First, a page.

A person cannot demand or refuse anything in an Advance Directive that they could not demand or refuse when competent, for example demanding euthanasia or refusing compulsory treatment under the Mental Health (Compulsory Assessment and Treatment) Act 1992.

Will my Advance Directive be followed?
Clause 7(5) of the HDC Code provides: “Every consumer may use an Advance Directive in accordance with the common law”.

Advance Directives have not yet been tested in New Zealand Courts. As such, the law is unclear.

However, it is likely that well established United Kingdom cases provide a reasonable indication of how such documents may be treated in New Zealand Courts (Airedale NHS Trust v Bland (1993) 3 WLR 316; Re T (Adult: Refusal of Treatment) (1992) 3 WLR 782). These cases show that Advance Directives are likely to be applied if the following can be clearly shown:

  1. The person was competent to make the Advance Directive at the time it was made;
  2. The person was free from undue influence at the time the Advance Directive was made;
  3. The person had sufficient information about the consequences of the Advance Directive at the time the Advance Directive was made; and
  4. The Advance Directive was intended to apply to the particular facts that have arisen.
The Court in HE v A Hospital NHS Trust [2003] EWHC 1017 (Fam) highlighted the need for clear and convincing proof of the criteria for the initial validity of an Advance Directive, and just as importantly clear and convincing proof for the continuing validity of the Advance Directive. Changes in material circumstances since the Advance Directive was made may render the Advance Directive ineffective. For example, developments in medical technology, changes in a person’s values and/or faith, or changes in a person’s family circumstances may suggest that their original wishes are no longer relevant. It is therefore vital that an Advance Directive be re-evaluated regularly.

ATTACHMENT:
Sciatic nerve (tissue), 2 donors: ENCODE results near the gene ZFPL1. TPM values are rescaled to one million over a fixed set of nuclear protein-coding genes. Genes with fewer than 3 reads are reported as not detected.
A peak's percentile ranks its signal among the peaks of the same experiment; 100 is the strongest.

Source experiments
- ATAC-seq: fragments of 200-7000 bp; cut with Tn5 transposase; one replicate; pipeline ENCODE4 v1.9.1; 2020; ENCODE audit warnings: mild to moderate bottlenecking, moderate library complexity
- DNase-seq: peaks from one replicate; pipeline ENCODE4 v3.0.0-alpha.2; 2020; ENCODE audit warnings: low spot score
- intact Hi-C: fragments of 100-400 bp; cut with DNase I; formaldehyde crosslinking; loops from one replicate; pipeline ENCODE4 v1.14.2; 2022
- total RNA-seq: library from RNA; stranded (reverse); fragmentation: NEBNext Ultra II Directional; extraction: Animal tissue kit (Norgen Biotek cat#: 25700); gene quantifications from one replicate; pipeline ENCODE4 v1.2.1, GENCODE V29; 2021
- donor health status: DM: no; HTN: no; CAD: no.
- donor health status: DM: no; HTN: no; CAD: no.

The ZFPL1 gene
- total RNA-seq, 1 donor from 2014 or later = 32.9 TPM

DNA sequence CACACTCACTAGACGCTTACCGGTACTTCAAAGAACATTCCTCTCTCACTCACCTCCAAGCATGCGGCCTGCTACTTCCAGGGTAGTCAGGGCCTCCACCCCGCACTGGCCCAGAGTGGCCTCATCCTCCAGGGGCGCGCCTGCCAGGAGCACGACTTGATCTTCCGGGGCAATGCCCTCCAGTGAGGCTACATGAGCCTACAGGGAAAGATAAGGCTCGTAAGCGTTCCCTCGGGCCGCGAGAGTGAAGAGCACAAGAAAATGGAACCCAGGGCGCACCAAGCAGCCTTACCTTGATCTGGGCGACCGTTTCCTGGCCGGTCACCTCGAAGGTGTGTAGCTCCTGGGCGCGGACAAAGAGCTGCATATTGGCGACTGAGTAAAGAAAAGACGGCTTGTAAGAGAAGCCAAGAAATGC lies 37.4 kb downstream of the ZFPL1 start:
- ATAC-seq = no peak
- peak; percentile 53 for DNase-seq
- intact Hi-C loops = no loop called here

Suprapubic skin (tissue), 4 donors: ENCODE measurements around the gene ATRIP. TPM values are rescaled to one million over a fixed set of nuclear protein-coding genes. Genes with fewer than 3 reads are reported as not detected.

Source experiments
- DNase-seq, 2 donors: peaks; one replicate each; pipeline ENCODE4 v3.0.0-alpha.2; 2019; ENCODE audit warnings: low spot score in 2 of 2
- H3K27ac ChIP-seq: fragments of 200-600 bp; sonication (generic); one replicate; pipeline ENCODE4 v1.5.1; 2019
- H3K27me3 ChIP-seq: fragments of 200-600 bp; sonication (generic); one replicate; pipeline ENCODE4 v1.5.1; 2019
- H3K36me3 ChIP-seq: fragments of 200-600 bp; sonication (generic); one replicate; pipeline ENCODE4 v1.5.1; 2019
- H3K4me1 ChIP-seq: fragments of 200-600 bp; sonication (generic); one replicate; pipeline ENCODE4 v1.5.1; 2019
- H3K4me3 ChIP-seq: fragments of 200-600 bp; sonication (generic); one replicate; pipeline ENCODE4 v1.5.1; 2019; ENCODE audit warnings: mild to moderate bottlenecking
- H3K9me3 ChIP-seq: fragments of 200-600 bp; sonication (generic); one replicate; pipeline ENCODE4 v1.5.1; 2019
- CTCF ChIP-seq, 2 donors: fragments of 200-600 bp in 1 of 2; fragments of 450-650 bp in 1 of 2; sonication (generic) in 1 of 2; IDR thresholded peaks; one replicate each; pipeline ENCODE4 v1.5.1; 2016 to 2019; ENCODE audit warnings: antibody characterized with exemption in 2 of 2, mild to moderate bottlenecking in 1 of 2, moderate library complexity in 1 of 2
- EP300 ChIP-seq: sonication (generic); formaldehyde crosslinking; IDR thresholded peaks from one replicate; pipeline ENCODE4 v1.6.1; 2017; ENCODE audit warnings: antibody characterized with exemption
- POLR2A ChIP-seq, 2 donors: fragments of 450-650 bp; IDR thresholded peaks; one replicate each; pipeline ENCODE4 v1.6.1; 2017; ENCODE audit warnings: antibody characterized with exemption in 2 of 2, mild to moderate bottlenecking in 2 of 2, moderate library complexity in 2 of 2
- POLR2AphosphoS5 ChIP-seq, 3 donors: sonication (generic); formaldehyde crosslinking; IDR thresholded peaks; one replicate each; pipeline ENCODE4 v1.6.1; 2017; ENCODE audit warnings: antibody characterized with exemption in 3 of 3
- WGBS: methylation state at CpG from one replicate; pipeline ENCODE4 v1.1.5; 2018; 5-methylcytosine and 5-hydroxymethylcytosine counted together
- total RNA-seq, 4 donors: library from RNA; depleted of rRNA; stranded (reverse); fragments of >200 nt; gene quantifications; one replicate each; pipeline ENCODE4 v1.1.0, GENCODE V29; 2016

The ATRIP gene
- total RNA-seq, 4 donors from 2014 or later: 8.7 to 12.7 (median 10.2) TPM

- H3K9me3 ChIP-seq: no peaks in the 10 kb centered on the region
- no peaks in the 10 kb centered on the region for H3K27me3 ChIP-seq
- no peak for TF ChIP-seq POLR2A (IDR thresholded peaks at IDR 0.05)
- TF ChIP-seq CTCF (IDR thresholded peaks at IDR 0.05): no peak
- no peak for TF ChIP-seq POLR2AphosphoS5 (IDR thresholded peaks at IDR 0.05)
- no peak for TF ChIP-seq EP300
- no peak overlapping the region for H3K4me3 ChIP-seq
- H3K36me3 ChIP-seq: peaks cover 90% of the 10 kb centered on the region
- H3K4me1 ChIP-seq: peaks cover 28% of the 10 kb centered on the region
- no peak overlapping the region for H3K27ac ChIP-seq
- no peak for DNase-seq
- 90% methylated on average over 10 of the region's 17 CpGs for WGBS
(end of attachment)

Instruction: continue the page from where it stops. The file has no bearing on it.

New Zealand Medical Council, responsible under the Health Practitioners Competence Assurance Act 2003 for setting standards of clinical competence, cultural competence and ethical conduct for doctors, has published that if doctors have a moral objection to an Advance Directive, they should transfer their responsibility to another doctor.

What can I do to help ensure my Advance Directive will be followed?
  • Record your Advance Directive in writing
  • Discuss your Advance Directive fully with your family, and with your doctor. The Mental Health Commission recommends that you ask your doctor to sign the Advance Directive to say you are competent, free from undue influence, and are sufficiently informed about your treatment choices
  • Give a copy of your Advance Directive to your family and doctor, so it is readily available should the time come to use it
  • Regularly re-evaluate the Advance Directive
We have completed a number of Advance Directives, and can help prepare one for you. Please contact Lauren CorbettTony Fortune or Katherine McCarthy